by Thomas O'Grady
The disruption caused by the Coronavirus in 2020 is already unprecedented. The impacts of the virus and illness (COVID-19) that it causes will be hard to quantify in the near term and hard to predict in the long term. As the world has come to an apparent standstill, there are a lot of things on people’s minds. While health, safety, and economic viability are of paramount importance, for someone paying attention to the running world it was also noticeable to see how concerned people were about their races. Many races and organizations made the right decision and quickly heeded the warnings coming from health agencies and officials and cancelled or postponed their events. Others waited and chose to take a “what if” or “we’ll see if this clears up” up approach before being forced to cancel or postpone by local and state officials.
The first race on my calendar affected by the pandemic we are faced with was the New Bedford Half Marathon, which was to be held on March 15th. Unfortunately for me my entire peak month of racing was quickly wiped out in a day or two – New Bedford Half (3/15 – cancelled), Cherry Blossom 10 Miler (4/5 – cancelled), and Boston Marathon (4/20 – postponed). For someone with training in epidemiology and who had been watching the news, the writing was on the wall. So it was a relief that these races were cancelled. I was already struggling with the decision of whether I felt safe racing if anything was in fact held and had loosely planned to not race all out or completely eat the costs associated with racing and traveling. With two of the major race cancellations that I faced, the organizations also made it known that without holding the races they may also not be able to continue. This was disheartening to hear because both New Bedford and Cherry Blossom are large, highly competitive races that attract top competition from around the country (in Cherry Blossom’s case, from around the world). They keep entry costs low (New Bedford - $68, Cherry Blossom - $48) by being well organized and offering a large bang for your buck. The experience at each race is top notch whether or not you are elite, and there is no “paying for VIP” service that other races have begun charging. In the case of the Boston Marathon, there was a swift message that they would postpone and then a release moving the race to September, followed by a declaration that Patriots Day would be moved to September. The logistics involved in moving such a large event in such a short amount of time must have been massive.
So, my thoughts: I made the right decisions with the races I chose. And I hoped the two large, longstanding races I planned to run would continue to be held in the future. I was disappointed I would not get to utilize my race fitness. But then I shifted to begin reducing my mileage. I dropped my mileage by about one-third and shifted my workouts, so they were not as strenuous. The goal was to use my fitness to my advantage to stay healthy if I would not be racing. I also used this same advice with the athletes I coach. It made no sense to compromise your immune system when a pandemic was spreading and no races would be held. My advice was also to stay calm – the races were cancelled because they would have been dangerous for people to attend. The race fees would be sorted out on a race-by-race basis. Eating some pre-spent costs would be necessary, but that usually happens when a person is injured or has last minute work or family obligations come up.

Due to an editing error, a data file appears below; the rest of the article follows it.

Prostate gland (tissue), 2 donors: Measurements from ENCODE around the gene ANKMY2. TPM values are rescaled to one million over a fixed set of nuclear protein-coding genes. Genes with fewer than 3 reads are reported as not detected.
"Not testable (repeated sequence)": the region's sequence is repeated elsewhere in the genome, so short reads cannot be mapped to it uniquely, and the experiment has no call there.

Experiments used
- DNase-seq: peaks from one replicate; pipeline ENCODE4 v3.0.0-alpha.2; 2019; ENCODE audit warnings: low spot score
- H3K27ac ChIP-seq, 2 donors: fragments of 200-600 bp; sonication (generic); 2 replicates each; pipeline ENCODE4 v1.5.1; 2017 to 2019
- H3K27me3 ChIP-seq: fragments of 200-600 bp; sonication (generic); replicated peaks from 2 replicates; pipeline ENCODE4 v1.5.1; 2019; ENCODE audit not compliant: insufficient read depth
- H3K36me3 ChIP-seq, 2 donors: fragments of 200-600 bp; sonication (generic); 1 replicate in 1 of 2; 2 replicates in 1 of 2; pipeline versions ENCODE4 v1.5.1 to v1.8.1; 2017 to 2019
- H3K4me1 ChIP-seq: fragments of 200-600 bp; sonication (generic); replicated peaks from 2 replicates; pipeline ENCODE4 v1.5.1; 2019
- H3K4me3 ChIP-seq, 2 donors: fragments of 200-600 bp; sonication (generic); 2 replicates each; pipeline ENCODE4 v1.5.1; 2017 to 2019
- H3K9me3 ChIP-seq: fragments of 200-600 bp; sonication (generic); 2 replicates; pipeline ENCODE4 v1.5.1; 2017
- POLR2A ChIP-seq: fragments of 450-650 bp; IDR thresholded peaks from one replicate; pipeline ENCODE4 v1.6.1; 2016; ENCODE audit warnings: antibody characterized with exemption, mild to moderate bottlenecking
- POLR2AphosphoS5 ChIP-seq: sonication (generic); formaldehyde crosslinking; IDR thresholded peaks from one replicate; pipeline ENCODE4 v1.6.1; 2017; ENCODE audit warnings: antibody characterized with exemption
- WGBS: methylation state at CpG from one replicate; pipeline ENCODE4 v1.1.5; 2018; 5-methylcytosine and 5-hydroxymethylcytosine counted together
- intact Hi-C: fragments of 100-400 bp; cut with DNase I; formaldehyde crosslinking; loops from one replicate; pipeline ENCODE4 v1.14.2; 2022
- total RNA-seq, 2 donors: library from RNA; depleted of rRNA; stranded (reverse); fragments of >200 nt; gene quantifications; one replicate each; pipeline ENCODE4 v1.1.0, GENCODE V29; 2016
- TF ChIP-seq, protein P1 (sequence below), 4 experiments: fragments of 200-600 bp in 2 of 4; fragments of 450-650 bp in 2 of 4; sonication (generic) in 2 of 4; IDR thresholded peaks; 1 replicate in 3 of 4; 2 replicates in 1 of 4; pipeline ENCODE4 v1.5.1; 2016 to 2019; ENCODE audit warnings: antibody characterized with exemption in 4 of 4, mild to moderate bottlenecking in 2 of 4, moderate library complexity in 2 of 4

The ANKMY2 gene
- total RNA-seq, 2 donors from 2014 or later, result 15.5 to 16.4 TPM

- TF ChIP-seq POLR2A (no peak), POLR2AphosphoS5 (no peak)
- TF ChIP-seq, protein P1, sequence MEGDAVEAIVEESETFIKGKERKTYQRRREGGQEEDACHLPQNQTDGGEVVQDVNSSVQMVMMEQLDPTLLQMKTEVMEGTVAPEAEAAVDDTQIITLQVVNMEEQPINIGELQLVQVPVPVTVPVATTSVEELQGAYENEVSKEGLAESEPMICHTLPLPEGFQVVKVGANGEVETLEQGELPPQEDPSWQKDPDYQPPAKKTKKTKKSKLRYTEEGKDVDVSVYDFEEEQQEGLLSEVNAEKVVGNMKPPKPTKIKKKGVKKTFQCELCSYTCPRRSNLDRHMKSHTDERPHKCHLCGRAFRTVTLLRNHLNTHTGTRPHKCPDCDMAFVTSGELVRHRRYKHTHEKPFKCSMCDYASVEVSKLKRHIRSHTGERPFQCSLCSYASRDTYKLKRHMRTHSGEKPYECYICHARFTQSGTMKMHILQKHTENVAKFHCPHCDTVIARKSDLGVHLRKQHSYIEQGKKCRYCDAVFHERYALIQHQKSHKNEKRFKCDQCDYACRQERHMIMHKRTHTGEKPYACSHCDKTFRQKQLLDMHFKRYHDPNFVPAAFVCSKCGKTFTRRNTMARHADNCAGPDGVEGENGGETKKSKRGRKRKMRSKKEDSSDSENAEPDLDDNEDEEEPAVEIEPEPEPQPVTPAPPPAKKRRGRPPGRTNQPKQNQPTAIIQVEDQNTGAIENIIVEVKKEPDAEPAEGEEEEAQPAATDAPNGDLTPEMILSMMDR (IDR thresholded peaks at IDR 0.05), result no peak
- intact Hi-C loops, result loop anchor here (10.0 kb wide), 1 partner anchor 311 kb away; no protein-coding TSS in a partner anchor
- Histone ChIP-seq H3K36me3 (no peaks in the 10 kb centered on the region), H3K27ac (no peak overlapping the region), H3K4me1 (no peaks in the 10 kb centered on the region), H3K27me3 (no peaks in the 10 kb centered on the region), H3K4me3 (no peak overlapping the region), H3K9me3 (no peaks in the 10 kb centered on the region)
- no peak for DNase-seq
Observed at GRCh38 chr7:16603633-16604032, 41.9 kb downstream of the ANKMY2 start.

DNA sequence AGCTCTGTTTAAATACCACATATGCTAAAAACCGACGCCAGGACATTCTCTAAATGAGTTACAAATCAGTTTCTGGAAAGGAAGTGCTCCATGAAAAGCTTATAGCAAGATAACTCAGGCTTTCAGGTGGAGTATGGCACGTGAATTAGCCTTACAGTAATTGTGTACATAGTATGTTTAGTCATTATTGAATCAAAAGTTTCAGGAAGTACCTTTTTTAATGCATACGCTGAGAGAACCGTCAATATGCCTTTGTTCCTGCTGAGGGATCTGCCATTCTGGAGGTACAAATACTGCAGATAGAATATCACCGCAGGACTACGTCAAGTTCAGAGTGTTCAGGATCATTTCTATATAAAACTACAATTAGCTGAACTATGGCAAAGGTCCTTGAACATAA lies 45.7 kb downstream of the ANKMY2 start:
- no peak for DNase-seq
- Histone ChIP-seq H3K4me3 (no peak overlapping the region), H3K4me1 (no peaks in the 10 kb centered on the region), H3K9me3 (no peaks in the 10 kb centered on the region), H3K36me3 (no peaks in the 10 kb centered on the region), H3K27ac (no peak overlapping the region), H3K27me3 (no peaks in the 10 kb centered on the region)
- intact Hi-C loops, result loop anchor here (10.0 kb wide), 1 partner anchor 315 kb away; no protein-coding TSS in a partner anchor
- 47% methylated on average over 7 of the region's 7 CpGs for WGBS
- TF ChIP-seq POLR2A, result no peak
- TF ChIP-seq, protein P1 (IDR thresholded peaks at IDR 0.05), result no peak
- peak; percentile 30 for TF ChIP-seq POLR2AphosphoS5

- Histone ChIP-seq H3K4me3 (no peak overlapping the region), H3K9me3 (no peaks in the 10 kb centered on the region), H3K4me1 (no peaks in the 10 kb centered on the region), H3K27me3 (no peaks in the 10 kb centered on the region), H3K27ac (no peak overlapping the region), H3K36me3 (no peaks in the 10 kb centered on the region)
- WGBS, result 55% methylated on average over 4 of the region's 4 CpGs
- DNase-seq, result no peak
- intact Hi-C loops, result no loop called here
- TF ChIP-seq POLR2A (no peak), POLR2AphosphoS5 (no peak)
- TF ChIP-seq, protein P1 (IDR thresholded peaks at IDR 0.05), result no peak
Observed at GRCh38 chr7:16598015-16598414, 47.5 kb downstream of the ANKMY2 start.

The ability to social distance and plan to do anything else (hike, trail run, etc.) also quickly encountered many problems. It was difficult to go to a park or bike path in the first week of the pandemic without seeing many cars in the parking lot and people out. Those walking around keeping a distance were following protocol. But it didn’t make any sense to run in these circumstances, so I largely tried to go during “off hours” or avoid common running spots all together. Trail running also became tactically difficult. My first “plan” after race cancellations was to finish the ADK 46 or Catskill 3500 mountains that I had not yet done. Any trips to the Adirondacks or Catskills for high peak adventures always come with some amount of inherent risk. Then the official word to keep clear came. It’s understandable for anyone to be drawn to hiking or the mountains during this time. But I decided to postpone those plans as well.
While what we are experiencing currently is on a level that is unprecedented, many of us have experienced disruption in our lifetimes by proxy or personally including September 11th, the housing market collapse and financial crisis of 2008, and the Boston Marathon bombings of 2013. I can remember 2013 well because I ran in the Boston Marathon that year and had many friends and teammates also racing. If a race catastrophe was not enough for 2013, I can remember shortly before Christmas in 2013 reading about the first index case of Ebola Virus in Guinea. So, in 2020 it seems we have a running and public health catastrophe in the same year. In the weeks after 9/11 and Boston Marathon 2013 there was a real sense of “we are in this together.” Many people likely took up the sport of running in 2008 to relieve the stress and pressure of financial problems. Taking a similar approach in 2020 for COVID-19 of “we are in this together” will surely help stop the spread of illness and ensure that we can get back to racing as quickly as possible.
Cartoon by Steve Breen from the San Diego Union-Tribune